Liverpool's Tactical Maturity Shows as Tottenham Struggle with Leadership Void

Alex DimondUK Lead WriterAugust 31, 2014

Liverpool's Raheem Sterling, center, celebrates with teammates Joe Allen, right, and Alberto Moreno after scoring against Tottenham Hotspur, during their English Premier League soccer match at White Hart Lane, London, Sunday, Aug. 31, 2014 (AP Photo/Bogdan Maran)
Bogdan Maran/Associated Press

WHITE HART LANE, LONDON — Another year, another chastening lesson for Tottenham to endure (at their own home) at the hands of a rampant Liverpool side.

To differing extents, this was a match between two teams still defined by players they no longer own. This Spurs squad very much remains "the team that Bale’s sale built", while of the 11 players who started Liverpool’s famous 5-0 win at White Hart Lane last season, only five remained for Brendan Rodgers this time around.

Luis Suarez was the most noticeable absentee from the match, with many of the signings his sale helped finance—such as Alberto Moreno, Dejan Lovren and Mario Balotelli—brought into the fold instead.

In the end it was two familiar faces, Raheem Sterling and Steven Gerrard, who set Liverpool on the way to victory, with new boy Moreno eventually rounding off a 3-0 win in which the Reds rarely looked in any real danger.

“We were excellent,” a satisfied Rodgers said afterwards, pointing to his side's tactics as the key: “We set out with a midfield diamond. The three guys behind the striker [for Spurs] play as No. 10s, so they are inside the game.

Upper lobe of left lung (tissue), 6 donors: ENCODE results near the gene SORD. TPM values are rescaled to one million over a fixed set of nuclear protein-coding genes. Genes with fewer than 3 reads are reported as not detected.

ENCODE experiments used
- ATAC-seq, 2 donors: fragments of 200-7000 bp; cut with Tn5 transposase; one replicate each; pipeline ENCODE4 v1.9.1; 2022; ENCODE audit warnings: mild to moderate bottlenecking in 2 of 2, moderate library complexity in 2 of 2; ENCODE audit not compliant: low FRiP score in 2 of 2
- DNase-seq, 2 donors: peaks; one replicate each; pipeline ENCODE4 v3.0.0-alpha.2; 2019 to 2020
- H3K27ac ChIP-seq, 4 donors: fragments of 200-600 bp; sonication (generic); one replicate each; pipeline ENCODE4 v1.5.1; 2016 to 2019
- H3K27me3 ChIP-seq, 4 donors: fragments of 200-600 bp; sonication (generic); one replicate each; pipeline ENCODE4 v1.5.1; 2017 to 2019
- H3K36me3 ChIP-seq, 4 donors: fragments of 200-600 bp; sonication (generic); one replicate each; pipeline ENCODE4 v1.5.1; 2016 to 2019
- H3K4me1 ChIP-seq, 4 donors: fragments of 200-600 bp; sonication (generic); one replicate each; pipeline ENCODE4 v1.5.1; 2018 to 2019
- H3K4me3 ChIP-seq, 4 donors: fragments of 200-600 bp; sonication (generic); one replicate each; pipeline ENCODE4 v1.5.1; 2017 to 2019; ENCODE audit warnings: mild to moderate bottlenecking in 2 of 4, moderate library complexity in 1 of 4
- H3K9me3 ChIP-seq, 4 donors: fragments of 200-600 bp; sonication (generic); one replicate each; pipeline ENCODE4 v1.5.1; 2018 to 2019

"So [the diamond] allowed us at worst case to equal them inside and allowed the full-backs to move forward in the space.”

Rodgers' opposite number, Mauricio Pochettino, admitted his disappointment with the result of what was arguably his first real test as Spurs boss—pointing to his relative lack of time with the players as one of its primary causes.

The Spurs players are still adapting to the Argentine's particular tastes and philosophies, and Liverpool certainly looked the more organised and well drilled in midfield on Sunday, depriving their opponents of the time and space they needed to settle and ensuring they could not find a rhythm either before or after Sterling’s eighth-minute opener.

Spurs, in contrast, tried to be similarly compact in the middle of the park but were unable to hit their marks in quite the same way. Flummoxed slightly by Rodgers’ tactical change—Sterling, at the tip of the diamond, was influential all afternoon—Nabil Bentaleb and Etienne Capoue lacked the awareness to solve that issue themselves and Liverpool took advantage.

“We are a team still improving, still learning,” Pochettino explained. “Liverpool have a very good team, and they have built their team over more than two years and that is a big advantage, but that is not an excuse for today. We were unlucky but in the key moments we lost the game.”

Rodgers seemed to agree with the sentiment, noting: “It’s important for me that [my attacking players] have the intelligence to play all those positions. Mauricio is a brilliant coach, give him time to get that system in place and he will do well.”

LONDON, ENGLAND - AUGUST 31:  Brendan Rodgers, manager of Liverpool and Mauricio Pochettino the Spurs manager on the touchline during the Barclays Premier League match between Tottenham Hotspur and Liverpool at White Hart Lane on August 31, 2014 in London
Jamie McDonald/Getty Images

Pochettino may also argue that Liverpool required a fair slice of luck to build what ended up appearing a decisive scoreline. Eric Dier’s inexperience was exposed when he foolishly tugged at Joe Allen’s shirt to concede what Pochettino derided as a "soft" penalty, which was dispatched into the bottom corner by Steven Gerrard.